Forum for Science, Industry and Business

Sponsored by:     3M 
Search our Site:

 

Mama Whales Teach Babies Where to Eat

10.02.2009
University of Utah biologists discovered that young “right whales” learn from their mothers where to eat, raising concern about their ability to find new places to feed if Earth’s changing climate disrupts their traditional dining areas.

“A primary concern is, what are whales going to do with global warming, which may change the location and abundance of their prey?” asks Vicky Rowntree, research associate professor of biology and a coauthor of the new study. “Can they adapt if they learn from their mother where to feed – or will they die?”

Previous research by Rowntree and colleagues showed that when climate oscillations increase sea temperatures, southern right whales give birth to fewer calves because the warm water reduces the abundance of krill, which are small, shrimp-like crustaceans eaten by the whales.

The new study – scheduled for publication in the Feb. 15 issue of the journal Molecular Ecology – used genetic and chemical isotope evidence to show that mothers teach their calves where to go for food.

“Southern right whales consume enormous amounts of food and have to travel vast distances to find adequate amounts of small prey,” says study coauthor Jon Seger, professor of biology at the University of Utah. “This study shows that mothers teach their babies in the first year of life where to go to feed in the immensity of the ocean.”

The study tracked how whales are related by analyzing maternal DNA, and then compared that with dietary information obtained by characterizing different forms or isotopes of chemical elements in their skin. The two techniques – which the researchers say they used together for the first time – allowed the scientists to determine that whale mothers, their offspring and other extended family members eat in the same place.

“North Atlantic right whales feed in similar patterns and scientists have access to their feeding areas, but we don’t know where South Atlantic whales are feeding, so we had to use a combination of techniques to track this down,” says Luciano Valenzuela, a postdoctoral researcher in biology who led the study as part of his doctoral thesis at Utah.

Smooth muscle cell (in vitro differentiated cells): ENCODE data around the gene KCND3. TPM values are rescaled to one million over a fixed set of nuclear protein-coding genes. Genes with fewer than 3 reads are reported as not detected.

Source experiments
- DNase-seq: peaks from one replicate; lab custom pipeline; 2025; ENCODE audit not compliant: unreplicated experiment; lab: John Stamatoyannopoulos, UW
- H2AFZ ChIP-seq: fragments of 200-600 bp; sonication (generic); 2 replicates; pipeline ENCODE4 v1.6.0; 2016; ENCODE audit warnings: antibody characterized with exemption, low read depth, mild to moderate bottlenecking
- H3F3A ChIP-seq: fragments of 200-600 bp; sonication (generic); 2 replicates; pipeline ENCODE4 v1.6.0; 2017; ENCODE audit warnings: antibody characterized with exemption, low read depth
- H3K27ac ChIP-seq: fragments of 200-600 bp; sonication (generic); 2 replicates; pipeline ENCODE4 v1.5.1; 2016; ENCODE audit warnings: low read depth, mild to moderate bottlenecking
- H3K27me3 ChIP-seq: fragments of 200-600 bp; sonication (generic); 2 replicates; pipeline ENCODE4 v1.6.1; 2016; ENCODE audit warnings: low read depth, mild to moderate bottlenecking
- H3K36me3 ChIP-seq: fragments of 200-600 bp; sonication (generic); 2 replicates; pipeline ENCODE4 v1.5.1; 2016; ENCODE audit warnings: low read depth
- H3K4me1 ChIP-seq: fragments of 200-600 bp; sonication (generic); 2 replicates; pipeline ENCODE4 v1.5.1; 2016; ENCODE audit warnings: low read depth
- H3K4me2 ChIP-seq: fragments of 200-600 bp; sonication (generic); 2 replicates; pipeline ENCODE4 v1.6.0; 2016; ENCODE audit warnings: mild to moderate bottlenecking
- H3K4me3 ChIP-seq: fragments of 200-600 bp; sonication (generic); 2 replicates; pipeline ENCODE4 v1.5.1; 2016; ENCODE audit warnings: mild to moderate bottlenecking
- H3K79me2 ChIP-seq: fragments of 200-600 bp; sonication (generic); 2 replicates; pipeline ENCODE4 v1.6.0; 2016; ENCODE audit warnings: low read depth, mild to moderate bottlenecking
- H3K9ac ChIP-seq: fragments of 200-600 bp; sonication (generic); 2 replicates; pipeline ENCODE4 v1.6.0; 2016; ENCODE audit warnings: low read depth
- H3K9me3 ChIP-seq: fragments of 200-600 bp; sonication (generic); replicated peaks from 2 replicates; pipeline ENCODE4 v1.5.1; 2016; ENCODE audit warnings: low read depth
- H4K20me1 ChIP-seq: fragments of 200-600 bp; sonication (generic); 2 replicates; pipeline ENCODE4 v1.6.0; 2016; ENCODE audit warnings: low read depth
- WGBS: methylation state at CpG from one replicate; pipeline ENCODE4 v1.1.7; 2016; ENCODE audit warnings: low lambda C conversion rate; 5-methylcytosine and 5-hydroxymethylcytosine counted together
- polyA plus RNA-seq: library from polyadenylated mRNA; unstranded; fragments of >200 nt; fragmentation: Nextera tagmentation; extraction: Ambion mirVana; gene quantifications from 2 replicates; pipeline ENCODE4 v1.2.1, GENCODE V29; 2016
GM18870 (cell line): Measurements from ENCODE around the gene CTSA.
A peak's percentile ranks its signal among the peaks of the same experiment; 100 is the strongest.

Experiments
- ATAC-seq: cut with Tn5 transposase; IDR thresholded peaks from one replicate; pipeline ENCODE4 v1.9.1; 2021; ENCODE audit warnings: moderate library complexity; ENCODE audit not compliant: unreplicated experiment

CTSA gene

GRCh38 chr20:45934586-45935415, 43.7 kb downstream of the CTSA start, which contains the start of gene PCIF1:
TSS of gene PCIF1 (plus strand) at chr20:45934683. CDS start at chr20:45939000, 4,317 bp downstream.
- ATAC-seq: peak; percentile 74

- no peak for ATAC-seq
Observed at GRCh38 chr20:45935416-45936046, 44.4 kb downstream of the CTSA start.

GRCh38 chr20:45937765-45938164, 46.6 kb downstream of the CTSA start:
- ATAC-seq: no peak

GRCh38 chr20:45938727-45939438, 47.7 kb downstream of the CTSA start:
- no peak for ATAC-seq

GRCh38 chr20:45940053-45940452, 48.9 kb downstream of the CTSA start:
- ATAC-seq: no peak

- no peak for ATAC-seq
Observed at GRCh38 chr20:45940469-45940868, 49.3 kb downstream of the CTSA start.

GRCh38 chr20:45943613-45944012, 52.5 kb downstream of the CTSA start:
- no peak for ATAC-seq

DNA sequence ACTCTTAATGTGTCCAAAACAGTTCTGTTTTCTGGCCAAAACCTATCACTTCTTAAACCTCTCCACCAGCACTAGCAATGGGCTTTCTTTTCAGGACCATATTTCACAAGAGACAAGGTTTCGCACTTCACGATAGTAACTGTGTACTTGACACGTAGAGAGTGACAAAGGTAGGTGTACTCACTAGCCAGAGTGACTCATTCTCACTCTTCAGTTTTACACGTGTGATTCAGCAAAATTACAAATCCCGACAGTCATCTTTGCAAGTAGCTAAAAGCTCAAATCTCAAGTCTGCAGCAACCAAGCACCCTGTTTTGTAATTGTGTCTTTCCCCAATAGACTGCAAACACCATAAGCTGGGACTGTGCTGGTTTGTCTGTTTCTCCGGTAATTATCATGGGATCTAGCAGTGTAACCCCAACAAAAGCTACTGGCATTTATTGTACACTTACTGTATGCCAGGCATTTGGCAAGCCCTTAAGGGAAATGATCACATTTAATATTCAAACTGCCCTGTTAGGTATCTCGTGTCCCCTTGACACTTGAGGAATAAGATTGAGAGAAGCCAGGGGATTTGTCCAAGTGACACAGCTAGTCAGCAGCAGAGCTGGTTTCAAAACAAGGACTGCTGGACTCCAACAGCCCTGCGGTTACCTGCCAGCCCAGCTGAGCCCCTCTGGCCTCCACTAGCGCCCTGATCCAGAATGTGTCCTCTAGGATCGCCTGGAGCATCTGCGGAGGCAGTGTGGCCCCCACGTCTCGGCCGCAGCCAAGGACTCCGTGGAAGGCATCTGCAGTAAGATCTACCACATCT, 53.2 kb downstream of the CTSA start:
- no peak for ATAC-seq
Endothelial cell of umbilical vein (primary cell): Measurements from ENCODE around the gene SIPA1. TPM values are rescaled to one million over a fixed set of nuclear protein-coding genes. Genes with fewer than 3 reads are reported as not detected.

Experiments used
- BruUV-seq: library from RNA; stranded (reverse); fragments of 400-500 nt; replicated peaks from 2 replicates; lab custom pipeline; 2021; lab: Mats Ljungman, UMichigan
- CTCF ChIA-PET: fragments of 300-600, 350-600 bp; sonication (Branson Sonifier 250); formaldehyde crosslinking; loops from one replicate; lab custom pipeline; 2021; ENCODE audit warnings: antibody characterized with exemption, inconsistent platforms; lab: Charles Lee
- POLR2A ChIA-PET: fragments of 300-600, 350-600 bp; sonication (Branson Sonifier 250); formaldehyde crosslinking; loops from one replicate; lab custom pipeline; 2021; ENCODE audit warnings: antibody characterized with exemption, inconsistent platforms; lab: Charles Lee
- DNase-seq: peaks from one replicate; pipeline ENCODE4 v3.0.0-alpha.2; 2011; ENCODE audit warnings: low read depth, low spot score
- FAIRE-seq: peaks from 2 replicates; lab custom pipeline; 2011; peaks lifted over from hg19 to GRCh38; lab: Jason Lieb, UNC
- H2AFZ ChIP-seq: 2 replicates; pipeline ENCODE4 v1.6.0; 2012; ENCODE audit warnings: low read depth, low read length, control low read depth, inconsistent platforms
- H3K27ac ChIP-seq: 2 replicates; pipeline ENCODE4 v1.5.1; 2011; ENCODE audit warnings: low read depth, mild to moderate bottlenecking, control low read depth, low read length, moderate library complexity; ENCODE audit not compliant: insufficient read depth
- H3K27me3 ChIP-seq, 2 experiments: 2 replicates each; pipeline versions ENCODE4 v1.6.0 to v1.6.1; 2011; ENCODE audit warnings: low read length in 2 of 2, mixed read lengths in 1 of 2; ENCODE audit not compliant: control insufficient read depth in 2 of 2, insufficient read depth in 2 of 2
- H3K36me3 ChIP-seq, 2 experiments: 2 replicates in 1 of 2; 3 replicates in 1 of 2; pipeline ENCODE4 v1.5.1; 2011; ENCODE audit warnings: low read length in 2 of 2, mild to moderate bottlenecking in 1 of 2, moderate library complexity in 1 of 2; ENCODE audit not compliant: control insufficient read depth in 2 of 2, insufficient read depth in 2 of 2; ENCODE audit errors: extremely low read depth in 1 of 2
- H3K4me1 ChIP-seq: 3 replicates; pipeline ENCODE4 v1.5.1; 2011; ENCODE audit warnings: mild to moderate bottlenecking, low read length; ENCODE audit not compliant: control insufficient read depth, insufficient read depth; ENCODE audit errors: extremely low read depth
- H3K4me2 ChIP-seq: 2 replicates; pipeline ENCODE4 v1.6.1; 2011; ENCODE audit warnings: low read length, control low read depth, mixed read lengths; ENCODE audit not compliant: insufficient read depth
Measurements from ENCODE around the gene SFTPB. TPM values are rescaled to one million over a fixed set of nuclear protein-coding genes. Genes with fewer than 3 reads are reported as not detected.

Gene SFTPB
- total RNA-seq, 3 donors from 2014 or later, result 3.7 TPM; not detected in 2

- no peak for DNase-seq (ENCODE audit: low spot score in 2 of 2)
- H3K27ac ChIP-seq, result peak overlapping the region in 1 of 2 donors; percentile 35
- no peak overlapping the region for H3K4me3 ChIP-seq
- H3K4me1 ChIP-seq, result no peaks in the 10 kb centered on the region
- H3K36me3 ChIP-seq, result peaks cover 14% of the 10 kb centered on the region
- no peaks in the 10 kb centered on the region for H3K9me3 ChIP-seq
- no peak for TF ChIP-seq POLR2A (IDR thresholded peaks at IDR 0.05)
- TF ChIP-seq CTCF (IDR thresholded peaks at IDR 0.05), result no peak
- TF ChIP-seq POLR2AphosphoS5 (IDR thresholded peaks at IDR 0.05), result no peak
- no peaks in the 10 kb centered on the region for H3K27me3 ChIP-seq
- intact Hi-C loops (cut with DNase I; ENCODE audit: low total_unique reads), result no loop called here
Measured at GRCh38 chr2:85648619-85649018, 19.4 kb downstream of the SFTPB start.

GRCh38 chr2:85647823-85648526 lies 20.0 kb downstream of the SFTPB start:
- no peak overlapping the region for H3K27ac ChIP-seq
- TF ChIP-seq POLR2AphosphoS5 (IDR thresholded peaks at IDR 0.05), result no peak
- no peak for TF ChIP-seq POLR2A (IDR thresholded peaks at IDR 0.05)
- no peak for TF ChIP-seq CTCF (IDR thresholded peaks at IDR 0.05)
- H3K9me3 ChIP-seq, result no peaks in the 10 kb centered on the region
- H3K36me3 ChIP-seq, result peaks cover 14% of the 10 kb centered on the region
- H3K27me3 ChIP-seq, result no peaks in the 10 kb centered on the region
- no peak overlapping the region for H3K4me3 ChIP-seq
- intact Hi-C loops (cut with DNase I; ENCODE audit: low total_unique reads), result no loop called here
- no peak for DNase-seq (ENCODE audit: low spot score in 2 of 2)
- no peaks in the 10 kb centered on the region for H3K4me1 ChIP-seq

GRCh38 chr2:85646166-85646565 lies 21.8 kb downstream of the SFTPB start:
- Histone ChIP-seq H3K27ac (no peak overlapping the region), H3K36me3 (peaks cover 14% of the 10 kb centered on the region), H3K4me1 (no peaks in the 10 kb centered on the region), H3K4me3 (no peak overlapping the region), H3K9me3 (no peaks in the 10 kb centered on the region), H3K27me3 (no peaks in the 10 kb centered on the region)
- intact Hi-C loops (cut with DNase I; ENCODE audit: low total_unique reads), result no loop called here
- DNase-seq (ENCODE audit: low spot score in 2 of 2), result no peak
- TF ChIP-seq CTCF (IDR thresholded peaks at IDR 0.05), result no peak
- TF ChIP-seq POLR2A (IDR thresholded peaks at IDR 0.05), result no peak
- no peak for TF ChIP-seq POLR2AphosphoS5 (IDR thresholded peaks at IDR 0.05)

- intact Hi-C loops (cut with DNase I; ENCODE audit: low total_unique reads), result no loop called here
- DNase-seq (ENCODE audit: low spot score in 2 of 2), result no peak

The study’s other coauthor was Mariano Sironi, scientific director of the Instituto de Conservación de Ballenas (Institute for the Conservation of Whales) in Argentina.

Related Whales ‘Chow Down’ Together

For 38 years, Rowntree and colleagues have followed a group of southern right whales that migrate for three months each year to their calving area at Argentina’s Península Valdés, “which is as far south of the equator as we are north of the equator here in Salt Lake City,” says Rowntree, who also directs the right whale program at the Ocean Alliance’s Whale Conservation Institute.

Adult southern right whales are up to 50 feet long, and their calves are about 20 feet long and weigh a ton at birth.

The whales migrate to their calving grounds in winter, when they fast, and give birth in early spring. Three months later, they travel long distances in the South Atlantic to feed for the remainder of the year on krill and on other crustaceans named copepods. Rowntree calls it “a huge chow down.”

Whaling records from the 1800s and 1900s suggested southern right whales had six main feeding areas in the South Atlantic. However, scientists do not know where most of the whales feed now.

Rather than searching for right whale feeding grounds visually – an enormous if not impossible task given the lack of ship traffic in the vast South Atlantic – the scientists took a novel approach. During September and October of 2003 through 2006, Valenzuela collected small skin samples using a punch device that doesn’t harm the animals.

“The skin sample is a little bigger than the size of a pencil eraser,” Rowntree says.

From the skin samples, Valenzuela analyzed mitochondrial DNA, which is inherited only from the mother. The DNA revealed family relationships among whales. The researchers were able to distinguish individual whales by the patterns of whitish, callous-like material on their heads.

The skin samples also were analyzed for different forms or isotopes of carbon and nitrogen. The isotopes, which are present in food, are deposited in different tissues of the body after consumption. Food from any given location has a unique isotope “signature.” That made it possible to determine which whales fed in the same place without actually knowing where the feeding areas were.

Together, the DNA and isotope data revealed which whales were related and where each animal fed.

“The main result is that individuals from particular families have very specific isotope pattern showing that animals from specific lineages feed in the same area,” Valenzuela says.